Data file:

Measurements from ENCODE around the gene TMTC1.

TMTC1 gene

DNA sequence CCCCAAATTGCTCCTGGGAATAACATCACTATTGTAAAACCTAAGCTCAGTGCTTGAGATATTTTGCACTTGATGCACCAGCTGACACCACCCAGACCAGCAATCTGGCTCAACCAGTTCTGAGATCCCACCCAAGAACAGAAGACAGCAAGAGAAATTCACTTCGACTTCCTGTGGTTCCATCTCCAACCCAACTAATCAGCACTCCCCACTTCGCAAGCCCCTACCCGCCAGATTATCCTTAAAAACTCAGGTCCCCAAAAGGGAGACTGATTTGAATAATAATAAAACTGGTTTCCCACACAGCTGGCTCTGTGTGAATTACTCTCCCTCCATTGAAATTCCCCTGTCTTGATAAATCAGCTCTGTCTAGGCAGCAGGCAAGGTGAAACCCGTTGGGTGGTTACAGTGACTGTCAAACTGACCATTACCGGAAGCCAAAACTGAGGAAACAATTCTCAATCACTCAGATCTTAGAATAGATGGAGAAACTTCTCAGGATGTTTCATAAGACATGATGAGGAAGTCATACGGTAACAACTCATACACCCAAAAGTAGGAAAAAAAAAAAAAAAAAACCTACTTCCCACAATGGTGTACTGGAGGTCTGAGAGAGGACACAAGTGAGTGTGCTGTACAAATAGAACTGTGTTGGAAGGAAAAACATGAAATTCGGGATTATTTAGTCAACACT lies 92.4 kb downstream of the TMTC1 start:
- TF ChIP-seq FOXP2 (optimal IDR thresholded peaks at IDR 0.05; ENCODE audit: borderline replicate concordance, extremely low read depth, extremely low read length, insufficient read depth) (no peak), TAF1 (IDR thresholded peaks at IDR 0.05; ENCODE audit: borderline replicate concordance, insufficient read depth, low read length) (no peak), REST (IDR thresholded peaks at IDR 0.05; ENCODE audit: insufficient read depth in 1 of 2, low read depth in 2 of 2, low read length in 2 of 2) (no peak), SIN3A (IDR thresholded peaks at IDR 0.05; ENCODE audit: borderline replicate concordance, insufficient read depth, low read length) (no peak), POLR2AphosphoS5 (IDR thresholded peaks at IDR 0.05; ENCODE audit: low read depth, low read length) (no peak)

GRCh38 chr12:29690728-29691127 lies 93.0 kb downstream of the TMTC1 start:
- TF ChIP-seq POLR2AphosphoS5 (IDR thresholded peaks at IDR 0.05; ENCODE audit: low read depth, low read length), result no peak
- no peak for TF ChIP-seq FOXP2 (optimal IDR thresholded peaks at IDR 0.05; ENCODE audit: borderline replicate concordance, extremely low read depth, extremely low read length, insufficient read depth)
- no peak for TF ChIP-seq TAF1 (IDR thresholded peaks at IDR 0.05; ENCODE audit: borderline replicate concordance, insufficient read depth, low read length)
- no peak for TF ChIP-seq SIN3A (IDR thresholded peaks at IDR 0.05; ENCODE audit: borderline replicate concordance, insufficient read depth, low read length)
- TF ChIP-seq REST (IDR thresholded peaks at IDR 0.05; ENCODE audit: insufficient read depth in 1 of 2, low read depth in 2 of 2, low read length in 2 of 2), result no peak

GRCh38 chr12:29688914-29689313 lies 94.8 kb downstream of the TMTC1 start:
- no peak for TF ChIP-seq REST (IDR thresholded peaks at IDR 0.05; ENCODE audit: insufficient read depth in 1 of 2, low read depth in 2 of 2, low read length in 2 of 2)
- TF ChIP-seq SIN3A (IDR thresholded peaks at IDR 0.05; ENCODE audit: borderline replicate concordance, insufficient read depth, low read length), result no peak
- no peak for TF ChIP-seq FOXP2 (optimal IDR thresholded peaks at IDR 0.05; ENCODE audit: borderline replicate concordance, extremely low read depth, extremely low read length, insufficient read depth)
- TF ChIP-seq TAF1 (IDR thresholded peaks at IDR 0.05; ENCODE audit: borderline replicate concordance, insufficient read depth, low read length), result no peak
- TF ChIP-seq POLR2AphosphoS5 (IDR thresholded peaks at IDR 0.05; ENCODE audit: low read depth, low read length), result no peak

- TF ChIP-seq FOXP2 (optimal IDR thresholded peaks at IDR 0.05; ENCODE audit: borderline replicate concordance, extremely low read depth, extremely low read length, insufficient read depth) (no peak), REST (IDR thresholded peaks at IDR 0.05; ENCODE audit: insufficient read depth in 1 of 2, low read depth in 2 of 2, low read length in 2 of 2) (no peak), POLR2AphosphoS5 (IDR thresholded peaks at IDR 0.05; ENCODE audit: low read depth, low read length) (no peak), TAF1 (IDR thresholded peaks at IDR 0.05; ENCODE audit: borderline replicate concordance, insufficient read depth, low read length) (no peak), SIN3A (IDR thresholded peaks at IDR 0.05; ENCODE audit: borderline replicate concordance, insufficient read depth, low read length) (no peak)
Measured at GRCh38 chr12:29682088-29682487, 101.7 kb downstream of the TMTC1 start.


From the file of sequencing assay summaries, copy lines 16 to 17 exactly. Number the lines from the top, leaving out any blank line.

- TF ChIP-seq POLR2AphosphoS5 (IDR thresholded peaks at IDR 0.05; ENCODE audit: low read depth, low read length), result no peak

- TF ChIP-seq FOXP2 (optimal IDR thresholded peaks at IDR 0.05; ENCODE audit: borderline replicate concordance, extremely low read depth, extremely low read length, insufficient read depth) (no peak), REST (IDR thresholded peaks at IDR 0.05; ENCODE audit: insufficient read depth in 1 of 2, low read depth in 2 of 2, low read length in 2 of 2) (no peak), POLR2AphosphoS5 (IDR thresholded peaks at IDR 0.05; ENCODE audit: low read depth, low read length) (no peak), TAF1 (IDR thresholded peaks at IDR 0.05; ENCODE audit: borderline replicate concordance, insufficient read depth, low read length) (no peak), SIN3A (IDR thresholded peaks at IDR 0.05; ENCODE audit: borderline replicate concordance, insufficient read depth, low read length) (no peak)